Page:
Though it is also easy to picture Murphy’s frequent costar, Tom Hardy, in the role of Melville, Murphy has proven his ability to be ruthless and physically brutal as Tommy Shelby in Peaky Blinders, despite his quiet manner and slight build. Furthermore, his foothold in historical dramas because of both Peaky Blinders and Oppenheimer makes him the perfect person to embrace the character of Melville.
The Shining by Stephen King (Remake)
Character: Jack Torrence
Cillian Murphy has already proven himself to be a strong candidate for horror films, from his career beginning cult phenom 28 Days Later to John Krasinski’s critically lauded A Quiet Place, Part II. The Shining is a classic, not only as a book but as a movie as well, with Jack Nicholson having once played the iconic part of Jack Torrence. The story follows Torrence, an aspiring writer and recovering alcoholic, as he checks himself and his family into a secluded winter resort, the Overlook Hotel. As the story progresses, Torrence discovers the history of the hotel and subsequently turns into a homicidal maniac, intent on killing his wife and child.
It could be exciting to see Murphy don the cap of a madman again like he did long ago as The Scarecrow in the Batman trilogy and bring his own interpretation of this classic book character to life.
Educated by Tara Westover
Character: Gene Westover
Though it is the only memoir to grace this list, it seems fair to imagine Murphy as the domineering, eccentric, and conservative-to-the-extreme character of Gene Westover in Educated, if a movie adaptation were to be made. Educated is the memoir written by Tara Westover, the youngest daughter of Gene Westover, who used a combination of survivalist methods, Mormon practices, and a mixture of homeschooling and forced child labor to raise his many children, including Tara. Despite her upbringing, Tara was so innately talented, intelligent, and hardworking that she fought her way out of her father’s house and into a life of intellectualism, making a name for herself as a historian and essayist at schools such as Harvard and Cambridge.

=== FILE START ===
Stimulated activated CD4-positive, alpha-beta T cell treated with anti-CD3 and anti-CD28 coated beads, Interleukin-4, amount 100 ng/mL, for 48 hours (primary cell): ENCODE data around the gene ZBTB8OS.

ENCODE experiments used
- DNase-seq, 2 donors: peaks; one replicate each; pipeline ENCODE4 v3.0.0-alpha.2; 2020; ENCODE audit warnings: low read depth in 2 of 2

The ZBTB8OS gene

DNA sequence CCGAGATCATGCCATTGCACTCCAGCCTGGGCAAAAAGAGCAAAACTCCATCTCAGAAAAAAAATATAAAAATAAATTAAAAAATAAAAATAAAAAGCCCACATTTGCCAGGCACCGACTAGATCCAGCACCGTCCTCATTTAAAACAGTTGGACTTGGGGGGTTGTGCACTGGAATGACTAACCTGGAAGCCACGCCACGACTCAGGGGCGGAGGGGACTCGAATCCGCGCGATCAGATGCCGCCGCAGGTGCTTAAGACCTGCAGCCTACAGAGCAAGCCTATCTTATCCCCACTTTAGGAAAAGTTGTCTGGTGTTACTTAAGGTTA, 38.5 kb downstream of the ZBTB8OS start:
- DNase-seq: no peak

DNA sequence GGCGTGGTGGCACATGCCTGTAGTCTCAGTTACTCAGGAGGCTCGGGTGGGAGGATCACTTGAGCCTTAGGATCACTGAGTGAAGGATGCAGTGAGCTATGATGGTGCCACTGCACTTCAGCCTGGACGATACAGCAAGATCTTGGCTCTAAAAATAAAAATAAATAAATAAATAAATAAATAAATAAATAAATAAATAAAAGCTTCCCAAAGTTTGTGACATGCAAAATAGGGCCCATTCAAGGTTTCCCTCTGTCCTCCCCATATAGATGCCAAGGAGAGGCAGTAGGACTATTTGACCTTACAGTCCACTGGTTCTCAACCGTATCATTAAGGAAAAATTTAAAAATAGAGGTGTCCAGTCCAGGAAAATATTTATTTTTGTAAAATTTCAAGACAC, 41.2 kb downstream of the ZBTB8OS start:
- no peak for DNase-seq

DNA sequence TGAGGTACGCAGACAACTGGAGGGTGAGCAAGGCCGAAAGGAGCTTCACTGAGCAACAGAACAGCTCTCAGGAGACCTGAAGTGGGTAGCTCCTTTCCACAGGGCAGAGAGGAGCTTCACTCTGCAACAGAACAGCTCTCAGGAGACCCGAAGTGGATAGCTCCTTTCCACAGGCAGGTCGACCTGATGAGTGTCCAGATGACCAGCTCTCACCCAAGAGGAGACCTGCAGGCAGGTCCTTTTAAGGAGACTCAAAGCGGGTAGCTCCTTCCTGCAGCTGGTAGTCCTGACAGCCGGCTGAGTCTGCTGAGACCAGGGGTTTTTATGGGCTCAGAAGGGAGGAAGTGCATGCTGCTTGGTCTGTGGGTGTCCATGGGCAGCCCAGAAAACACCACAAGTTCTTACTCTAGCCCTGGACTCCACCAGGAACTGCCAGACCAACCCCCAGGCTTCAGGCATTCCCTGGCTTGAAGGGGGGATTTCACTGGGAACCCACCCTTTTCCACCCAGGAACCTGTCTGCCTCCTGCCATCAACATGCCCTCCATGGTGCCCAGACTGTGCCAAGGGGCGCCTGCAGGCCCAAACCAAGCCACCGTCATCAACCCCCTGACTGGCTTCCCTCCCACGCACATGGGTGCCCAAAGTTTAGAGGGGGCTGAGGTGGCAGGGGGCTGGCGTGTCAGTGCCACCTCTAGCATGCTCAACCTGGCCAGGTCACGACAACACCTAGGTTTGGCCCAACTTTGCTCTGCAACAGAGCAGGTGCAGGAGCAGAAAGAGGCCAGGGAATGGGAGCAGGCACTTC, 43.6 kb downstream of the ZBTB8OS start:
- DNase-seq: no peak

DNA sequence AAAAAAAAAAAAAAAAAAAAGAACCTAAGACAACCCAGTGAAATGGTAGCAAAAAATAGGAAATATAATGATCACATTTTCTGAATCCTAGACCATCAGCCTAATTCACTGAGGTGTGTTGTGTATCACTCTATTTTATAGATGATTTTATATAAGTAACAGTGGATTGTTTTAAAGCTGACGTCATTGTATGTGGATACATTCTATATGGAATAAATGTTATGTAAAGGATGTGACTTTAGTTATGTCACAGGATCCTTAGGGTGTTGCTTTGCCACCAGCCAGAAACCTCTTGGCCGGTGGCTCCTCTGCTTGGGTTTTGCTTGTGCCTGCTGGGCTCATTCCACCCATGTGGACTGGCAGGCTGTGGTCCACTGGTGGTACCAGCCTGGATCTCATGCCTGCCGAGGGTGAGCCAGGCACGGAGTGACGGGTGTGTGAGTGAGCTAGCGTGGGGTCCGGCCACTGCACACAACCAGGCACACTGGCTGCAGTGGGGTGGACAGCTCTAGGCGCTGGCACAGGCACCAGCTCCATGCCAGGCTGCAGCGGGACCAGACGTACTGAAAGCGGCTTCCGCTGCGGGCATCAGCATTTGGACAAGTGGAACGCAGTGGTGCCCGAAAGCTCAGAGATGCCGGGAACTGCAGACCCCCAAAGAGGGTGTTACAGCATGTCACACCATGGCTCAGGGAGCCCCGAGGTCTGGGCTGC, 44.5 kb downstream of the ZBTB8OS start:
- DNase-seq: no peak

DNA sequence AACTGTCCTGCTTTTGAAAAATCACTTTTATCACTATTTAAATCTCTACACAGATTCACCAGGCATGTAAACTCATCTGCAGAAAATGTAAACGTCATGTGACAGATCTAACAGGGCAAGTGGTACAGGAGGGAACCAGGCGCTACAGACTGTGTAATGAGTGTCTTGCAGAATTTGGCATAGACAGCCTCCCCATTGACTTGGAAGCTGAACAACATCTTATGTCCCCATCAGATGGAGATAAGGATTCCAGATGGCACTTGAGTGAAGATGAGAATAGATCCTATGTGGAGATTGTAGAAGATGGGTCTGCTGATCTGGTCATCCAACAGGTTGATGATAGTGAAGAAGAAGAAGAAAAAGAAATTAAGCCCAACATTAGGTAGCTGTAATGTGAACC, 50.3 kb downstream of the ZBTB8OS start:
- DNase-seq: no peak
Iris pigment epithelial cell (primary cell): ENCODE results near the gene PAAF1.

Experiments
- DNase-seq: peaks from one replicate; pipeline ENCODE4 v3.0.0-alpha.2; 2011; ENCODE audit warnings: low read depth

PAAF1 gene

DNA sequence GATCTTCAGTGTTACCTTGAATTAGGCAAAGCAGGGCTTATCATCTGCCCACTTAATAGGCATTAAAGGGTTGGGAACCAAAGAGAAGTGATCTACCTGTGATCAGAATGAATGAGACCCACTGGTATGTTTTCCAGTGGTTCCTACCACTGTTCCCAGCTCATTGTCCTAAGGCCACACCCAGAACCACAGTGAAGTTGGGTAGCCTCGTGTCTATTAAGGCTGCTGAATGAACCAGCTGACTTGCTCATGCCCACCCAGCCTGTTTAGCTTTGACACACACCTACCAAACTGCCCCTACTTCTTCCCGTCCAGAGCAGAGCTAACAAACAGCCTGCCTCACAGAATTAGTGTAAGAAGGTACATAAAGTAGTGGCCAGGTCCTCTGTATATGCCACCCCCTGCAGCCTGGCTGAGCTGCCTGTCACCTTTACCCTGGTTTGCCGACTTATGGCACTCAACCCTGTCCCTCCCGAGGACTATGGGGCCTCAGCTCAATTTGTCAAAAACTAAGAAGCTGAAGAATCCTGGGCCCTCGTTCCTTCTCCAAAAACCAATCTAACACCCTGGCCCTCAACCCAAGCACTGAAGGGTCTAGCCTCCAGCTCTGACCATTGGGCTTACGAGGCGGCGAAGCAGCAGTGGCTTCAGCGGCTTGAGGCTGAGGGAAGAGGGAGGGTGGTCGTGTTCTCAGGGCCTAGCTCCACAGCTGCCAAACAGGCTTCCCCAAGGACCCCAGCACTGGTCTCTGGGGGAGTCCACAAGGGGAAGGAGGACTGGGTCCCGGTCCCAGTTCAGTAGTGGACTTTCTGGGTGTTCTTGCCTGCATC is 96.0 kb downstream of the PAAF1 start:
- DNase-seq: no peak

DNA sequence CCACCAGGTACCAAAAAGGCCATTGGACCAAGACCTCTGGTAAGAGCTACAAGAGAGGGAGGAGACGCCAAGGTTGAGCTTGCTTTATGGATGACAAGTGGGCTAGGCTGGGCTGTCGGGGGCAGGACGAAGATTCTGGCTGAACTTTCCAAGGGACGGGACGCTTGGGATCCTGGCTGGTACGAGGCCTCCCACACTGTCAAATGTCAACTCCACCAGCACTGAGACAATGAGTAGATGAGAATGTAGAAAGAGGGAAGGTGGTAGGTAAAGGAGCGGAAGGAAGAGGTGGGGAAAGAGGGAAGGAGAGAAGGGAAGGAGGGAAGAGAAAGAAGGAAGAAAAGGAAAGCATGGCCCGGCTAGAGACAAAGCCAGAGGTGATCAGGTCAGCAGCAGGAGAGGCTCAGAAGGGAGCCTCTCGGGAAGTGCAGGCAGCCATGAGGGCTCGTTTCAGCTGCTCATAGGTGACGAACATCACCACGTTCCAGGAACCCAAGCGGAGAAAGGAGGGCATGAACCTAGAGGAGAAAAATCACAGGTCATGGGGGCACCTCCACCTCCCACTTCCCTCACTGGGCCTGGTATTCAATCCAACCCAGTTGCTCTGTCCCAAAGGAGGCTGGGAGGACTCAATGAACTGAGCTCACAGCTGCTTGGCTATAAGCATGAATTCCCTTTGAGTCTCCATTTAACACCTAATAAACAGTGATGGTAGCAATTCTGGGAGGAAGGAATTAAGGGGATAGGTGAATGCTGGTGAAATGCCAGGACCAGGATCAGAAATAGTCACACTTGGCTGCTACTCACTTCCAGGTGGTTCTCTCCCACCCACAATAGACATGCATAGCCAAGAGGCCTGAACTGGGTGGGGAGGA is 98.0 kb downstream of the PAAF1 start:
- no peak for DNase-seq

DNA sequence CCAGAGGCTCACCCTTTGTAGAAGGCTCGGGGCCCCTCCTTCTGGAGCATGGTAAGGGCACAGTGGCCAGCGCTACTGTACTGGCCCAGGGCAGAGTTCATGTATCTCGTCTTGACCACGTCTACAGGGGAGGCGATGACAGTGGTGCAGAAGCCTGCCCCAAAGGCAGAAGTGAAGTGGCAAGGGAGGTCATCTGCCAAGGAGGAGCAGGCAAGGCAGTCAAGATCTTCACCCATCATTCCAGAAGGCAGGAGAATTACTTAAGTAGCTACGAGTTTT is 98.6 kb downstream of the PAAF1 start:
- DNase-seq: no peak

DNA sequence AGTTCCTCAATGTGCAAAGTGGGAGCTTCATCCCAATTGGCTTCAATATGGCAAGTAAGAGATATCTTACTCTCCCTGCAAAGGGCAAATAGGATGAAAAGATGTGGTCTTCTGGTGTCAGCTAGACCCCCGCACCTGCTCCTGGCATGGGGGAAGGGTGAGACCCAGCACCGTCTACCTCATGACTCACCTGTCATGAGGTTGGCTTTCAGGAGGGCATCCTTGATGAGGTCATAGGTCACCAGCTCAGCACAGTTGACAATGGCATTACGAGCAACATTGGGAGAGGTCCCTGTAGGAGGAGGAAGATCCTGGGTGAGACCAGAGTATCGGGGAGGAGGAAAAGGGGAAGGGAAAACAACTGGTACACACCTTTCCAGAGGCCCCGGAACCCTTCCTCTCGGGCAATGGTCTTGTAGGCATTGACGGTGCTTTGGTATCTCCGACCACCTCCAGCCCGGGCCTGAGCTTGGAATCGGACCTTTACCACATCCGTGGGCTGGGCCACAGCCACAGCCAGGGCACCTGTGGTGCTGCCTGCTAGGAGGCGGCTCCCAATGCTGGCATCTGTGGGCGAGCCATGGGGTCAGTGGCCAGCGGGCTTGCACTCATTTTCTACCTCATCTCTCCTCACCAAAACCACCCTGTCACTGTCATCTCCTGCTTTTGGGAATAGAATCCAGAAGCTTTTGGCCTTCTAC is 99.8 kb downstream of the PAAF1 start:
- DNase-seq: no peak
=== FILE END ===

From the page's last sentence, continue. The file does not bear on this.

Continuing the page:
Imagining Murphy in the role of patriarch Gene Westover, despite the Western American accent, isn’t such a stretch after viewing him in the role of Thomas Shelby, reigning supreme over his own fictional family in Peaky Blinders for six seasons.
Slaughterhouse-Five by Kurt Vonnegut (Remake)
Character: Billy Pilgrim
Slaughterhouse-Five follows the story of Billy Pilgrim, a WWII draftee who, like the author who created him, becomes a POW after the Battle of Dresden. Unlike the author, Pilgrim becomes “unstuck in time” and experiences a series of time travel experiences. The book became an instant bestseller when it was released in the late sixties, as an anti-war classic, but was subjected to book bans throughout the U.S. due to its graphic use of language and content.